Cold Storage Design

Cold Storage Design

Cold Storage Plant

There are some points to be considered while Cold storage design and construction. This is a product type that renders possible cooling installation solutions allowing limitless capacity for all sorts of projects. Coldrooms and product processing areas in desired measures can be set up through the cold room panels.

There is no need for a secondary external frame to protect these cold rooms panels which are laid under a skeleton of prefabricated concrete or of steel construction

 

Industrial Cold Room Floor
Industrial Cold Room Floor

Building Design and Layout for Cold Storage Design 

The floor area needed for refrigerated storage can be calculated by determining the maximum amount of product the facility will be expected to handle in units of volume (m3 or ft3 ) divided by the storage height. Storage height is usually about 2 m, the height of a pallet load. Product height can be increased by adding pallet racks or, if boxes are strong enough, by stacking pallets up to three high. Pallet bins are sometimes stacked to a height of over 3 m. Add to this area space for corridors and space for lift truck movement.

Cold Storage Design and Construction
Cold Storage Design and Construction

 

Airflow Design for Cold Storage Design 

Adequate airflow is needed to distribute refrigerated air throughout the facility to maintain uniform air temperatures. Most cold storage is designed to have an airflow capacity of 0.3 m3 min-1 tonne-1 of the product (100 ft3 min-1 ton1 ). In long-term storage, the product will reach setpoint temperature within a few days to about 1 week after the facility is filled. Airflow can then be reduced to about 20 to 40% of the design capacity and still maintain adequate temperature uniformity. This can be done by intermittent operation of fans or by keeping the fans constantly on but reducing their speed with an electronic speed control system. Slow airspeeds reduce moisture loss from the product. Airflow must be distributed uniformly throughout the cold room to minimize temperature variability. For product in pallet loads, one of three systems is commonly used (Thompson et al. 1998). All three require placement of pallets in lanes separated by 10 to 15 cm (4 to 6 in). In rooms where the air must travel more than 15 m (50 ft), the air is distributed through ceiling ducts or a plenum and returns to evaporators through a long opening in a plenum wall. Another system distributes air into the pallet lanes, and the air returns across the ceiling. Pallet bin storage can use the same systems, or air can be distributed through forklift openings or with a serpentine airflow system, as is used in some forced-air coolers.

Cold Storage Air Flow Design
Cold Storage Air Flow Design

Refrigeration Load for Cold Storage Design 

Determining the refrigeration capacity needed for a facility is based on estimating heat input to the cold storage from the following: uncooled product; product respiration; heat conduction through walls, floors, and roof; air infiltration through doors; lights; motors; equipment; and personnel. However, these estimates cannot be done exactly. Over the life of a facility, it may be used for different products, the amount of product may change, and equipment performance deteriorates over time. Coldroom designers make estimates based on methods presented in Stoecker (1998) or ASHRAE (1999) and then add perhaps 20 to 30% extra capacity as a cushion. As a rule of thumb, refrigerated produce storage requires 10 to 14 kW of refrigeration capacity per 1,000 m3 of storage volume and refrigerated shipping docks require 14 to 25 kW per 1,000 m3 (Stoecker 1998).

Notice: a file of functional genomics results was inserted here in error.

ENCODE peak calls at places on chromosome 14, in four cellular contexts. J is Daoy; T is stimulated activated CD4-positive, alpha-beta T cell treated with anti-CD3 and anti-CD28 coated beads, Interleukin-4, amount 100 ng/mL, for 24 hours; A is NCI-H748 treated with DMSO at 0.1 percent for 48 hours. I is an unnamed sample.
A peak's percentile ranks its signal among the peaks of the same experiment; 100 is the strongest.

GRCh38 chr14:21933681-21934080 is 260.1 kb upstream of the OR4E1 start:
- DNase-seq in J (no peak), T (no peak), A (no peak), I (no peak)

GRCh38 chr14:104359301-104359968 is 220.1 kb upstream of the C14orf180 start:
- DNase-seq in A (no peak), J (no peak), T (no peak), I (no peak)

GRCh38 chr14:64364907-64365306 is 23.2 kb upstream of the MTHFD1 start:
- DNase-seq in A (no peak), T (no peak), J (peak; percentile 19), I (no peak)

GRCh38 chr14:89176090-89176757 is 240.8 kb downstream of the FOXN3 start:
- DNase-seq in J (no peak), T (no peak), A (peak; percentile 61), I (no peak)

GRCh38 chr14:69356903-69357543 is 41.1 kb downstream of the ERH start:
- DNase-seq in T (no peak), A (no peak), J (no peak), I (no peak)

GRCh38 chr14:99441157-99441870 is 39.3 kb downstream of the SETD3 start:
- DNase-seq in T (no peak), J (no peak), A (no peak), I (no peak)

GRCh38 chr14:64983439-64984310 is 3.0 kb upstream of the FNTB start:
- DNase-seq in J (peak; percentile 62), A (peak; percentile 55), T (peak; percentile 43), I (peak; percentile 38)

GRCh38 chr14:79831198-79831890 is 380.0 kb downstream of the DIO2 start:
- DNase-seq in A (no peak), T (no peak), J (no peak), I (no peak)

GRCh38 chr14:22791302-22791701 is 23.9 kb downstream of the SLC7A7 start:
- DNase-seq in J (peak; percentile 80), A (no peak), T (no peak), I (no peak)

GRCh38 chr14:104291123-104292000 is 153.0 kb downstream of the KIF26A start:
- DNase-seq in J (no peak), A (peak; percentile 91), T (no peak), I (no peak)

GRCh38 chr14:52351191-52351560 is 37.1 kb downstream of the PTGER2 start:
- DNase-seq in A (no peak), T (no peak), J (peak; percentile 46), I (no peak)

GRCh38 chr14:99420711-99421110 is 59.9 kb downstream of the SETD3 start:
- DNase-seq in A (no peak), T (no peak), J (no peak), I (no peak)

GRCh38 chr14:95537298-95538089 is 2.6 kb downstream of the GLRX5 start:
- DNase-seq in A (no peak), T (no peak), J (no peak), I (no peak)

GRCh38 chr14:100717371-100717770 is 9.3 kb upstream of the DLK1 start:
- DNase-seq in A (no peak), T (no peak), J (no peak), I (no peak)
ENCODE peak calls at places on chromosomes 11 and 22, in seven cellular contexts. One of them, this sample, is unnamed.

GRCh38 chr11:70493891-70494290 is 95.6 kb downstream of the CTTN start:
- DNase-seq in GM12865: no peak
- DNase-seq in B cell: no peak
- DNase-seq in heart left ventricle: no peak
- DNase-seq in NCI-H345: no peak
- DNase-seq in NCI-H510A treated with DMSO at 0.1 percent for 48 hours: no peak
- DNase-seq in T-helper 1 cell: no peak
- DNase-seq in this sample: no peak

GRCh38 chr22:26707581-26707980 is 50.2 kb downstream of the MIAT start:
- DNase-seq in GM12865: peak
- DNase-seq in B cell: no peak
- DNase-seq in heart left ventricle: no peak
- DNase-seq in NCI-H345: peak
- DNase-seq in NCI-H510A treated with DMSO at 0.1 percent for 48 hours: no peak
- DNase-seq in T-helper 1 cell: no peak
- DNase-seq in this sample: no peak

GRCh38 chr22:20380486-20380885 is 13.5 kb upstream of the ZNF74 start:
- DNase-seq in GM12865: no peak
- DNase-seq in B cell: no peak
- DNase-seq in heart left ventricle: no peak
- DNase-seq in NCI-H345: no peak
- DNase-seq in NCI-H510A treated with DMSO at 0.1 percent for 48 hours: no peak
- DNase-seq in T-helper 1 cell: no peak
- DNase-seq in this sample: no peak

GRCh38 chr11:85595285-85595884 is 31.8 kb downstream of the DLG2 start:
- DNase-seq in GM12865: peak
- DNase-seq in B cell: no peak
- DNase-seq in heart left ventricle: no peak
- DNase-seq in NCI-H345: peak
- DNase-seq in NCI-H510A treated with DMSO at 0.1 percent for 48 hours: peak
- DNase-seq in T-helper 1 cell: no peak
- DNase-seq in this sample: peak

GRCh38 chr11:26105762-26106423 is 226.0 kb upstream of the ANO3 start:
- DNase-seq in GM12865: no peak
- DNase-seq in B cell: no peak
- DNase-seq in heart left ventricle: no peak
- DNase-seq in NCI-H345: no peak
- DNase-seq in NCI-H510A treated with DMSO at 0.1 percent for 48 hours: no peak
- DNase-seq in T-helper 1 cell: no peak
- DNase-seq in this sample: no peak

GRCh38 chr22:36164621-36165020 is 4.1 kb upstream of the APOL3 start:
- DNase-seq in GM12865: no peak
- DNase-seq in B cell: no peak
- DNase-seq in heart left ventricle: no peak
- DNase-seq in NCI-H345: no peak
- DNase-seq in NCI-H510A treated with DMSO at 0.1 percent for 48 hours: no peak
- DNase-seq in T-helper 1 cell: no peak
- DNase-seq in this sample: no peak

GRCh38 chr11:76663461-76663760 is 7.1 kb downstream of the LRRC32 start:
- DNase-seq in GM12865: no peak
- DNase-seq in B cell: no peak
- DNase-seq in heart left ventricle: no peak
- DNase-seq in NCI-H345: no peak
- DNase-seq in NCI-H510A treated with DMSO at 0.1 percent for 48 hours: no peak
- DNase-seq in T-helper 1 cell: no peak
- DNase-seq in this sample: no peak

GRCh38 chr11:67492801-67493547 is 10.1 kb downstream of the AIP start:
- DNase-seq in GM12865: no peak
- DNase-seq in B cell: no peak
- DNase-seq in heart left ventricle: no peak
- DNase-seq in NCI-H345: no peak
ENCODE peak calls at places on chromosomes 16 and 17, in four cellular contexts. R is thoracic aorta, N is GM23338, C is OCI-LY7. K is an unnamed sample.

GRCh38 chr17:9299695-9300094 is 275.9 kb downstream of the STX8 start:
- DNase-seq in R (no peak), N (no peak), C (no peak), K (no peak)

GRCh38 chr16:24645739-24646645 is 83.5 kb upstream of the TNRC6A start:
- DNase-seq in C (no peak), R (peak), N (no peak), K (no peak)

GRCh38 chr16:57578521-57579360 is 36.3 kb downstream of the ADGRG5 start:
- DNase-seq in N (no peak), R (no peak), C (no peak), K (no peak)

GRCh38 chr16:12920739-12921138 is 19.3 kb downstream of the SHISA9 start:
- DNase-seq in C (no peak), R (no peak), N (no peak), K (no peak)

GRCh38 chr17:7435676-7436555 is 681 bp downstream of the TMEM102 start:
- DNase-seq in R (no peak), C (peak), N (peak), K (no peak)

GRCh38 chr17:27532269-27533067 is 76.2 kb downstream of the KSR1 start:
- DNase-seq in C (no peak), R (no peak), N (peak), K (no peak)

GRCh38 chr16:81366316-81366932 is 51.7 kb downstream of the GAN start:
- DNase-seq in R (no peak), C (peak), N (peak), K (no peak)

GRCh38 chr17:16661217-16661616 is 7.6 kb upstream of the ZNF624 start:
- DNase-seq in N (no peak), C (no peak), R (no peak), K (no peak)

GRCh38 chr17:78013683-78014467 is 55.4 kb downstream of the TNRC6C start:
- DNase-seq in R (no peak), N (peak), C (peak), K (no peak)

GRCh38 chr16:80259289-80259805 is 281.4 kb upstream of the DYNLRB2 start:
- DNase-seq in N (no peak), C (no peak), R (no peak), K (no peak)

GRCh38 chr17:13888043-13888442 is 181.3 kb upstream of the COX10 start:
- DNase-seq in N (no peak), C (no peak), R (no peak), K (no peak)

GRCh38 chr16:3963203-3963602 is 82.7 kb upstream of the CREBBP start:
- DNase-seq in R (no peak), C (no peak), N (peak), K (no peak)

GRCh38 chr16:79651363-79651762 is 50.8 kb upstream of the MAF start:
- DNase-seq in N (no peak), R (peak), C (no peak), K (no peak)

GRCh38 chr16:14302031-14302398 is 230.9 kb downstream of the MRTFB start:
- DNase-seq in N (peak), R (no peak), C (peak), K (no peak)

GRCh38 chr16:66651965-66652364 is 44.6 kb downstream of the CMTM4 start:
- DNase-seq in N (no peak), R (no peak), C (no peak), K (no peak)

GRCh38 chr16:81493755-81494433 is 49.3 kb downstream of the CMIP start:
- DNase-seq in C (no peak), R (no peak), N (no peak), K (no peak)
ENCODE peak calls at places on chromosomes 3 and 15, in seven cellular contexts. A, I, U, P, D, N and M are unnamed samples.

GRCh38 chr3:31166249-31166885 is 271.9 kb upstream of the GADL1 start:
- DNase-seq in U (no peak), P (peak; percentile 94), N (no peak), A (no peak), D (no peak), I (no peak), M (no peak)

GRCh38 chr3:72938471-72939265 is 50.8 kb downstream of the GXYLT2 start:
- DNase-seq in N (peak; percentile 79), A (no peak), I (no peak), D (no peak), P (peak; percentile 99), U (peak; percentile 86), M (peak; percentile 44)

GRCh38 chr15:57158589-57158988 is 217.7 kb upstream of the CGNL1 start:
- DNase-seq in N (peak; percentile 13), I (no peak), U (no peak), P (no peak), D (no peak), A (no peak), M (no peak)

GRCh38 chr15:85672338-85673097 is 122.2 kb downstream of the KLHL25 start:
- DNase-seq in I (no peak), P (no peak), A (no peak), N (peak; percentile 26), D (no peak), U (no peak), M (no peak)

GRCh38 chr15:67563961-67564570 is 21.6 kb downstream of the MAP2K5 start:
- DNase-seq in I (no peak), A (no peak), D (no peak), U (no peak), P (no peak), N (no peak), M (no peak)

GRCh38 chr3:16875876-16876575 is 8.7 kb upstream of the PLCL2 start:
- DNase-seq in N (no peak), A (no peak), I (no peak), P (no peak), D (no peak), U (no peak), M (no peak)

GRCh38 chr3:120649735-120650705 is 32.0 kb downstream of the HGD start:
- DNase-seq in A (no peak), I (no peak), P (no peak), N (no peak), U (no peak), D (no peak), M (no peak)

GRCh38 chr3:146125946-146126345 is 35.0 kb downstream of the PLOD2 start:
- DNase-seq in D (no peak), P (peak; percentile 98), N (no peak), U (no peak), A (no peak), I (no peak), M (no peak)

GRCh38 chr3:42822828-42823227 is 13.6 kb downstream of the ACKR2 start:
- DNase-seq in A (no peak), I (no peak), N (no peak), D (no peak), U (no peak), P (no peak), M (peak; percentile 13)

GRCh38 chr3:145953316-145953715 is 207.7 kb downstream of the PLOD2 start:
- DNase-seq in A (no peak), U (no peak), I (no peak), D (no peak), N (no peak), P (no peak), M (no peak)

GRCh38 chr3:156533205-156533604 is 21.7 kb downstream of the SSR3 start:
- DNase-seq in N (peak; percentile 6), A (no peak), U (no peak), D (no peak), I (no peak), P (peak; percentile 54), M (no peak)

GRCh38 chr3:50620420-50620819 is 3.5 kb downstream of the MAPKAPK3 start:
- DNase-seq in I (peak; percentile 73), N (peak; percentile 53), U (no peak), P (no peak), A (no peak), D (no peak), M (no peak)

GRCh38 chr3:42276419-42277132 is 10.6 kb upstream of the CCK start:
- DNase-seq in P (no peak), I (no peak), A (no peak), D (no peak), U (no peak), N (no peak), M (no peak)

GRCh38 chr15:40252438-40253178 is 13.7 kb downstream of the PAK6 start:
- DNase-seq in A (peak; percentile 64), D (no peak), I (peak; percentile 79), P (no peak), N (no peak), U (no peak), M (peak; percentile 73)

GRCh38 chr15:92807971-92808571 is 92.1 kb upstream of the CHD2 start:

Calculating Heat Load
Calculating Heat Load

 

 

Refrigeration Equipment  selection for Cold Storage 

Most cold storage uses vapor recompression, also called mechanical refrigeration. A few facilities use absorption refrigeration, though this is only cost-effective if there is an inexpensive source of low-temperature heat available. Detailed discussions of equipment selection and design are given in Stoecker (1998) and ASHRAE (1999).

The key design constraint for producing storage is uniformly maintaining the desired temperature and relative humidity (RH). Uniform temperature is maintained by adequate refrigeration capacity, uniform air distribution, minimal temperature difference between the evaporator coil and the air temperature, and a precise temperature control system. High RH is needed to reduce product moisture loss. Most fresh produce requires 85 to 95% RH, while dried commodities, such as onion and ginger, need a low RH. High RH is obtained by minimizing temperature variation in the room and by operating the evaporator coil at a temperature close to the setpoint temperature of the room.

This is done by installing a coil with a high surface area and by using a control system that maintains the refrigerant at its highest possible temperature. Humidifiers may be needed to add moisture to paper or wood packaging materials; otherwise, packaging will absorb water from the product. Alternatively, the product can be packed in plastic packages that do not absorb water or in plastic bags that slow moisture loss. Plastic materials with minimum amounts of venting retard moisture loss from the produce (Crisosto et al. 1994) and may allow the cold storage to be held at lower humidity. Products with low transpiration coefficients lose water slowly (Sastry and Baird 1978) and may not need special provisions for high RH storage, especially if they are not stored for a long time.

Source 

 

Cold Room Equipments
Cold Room Equipments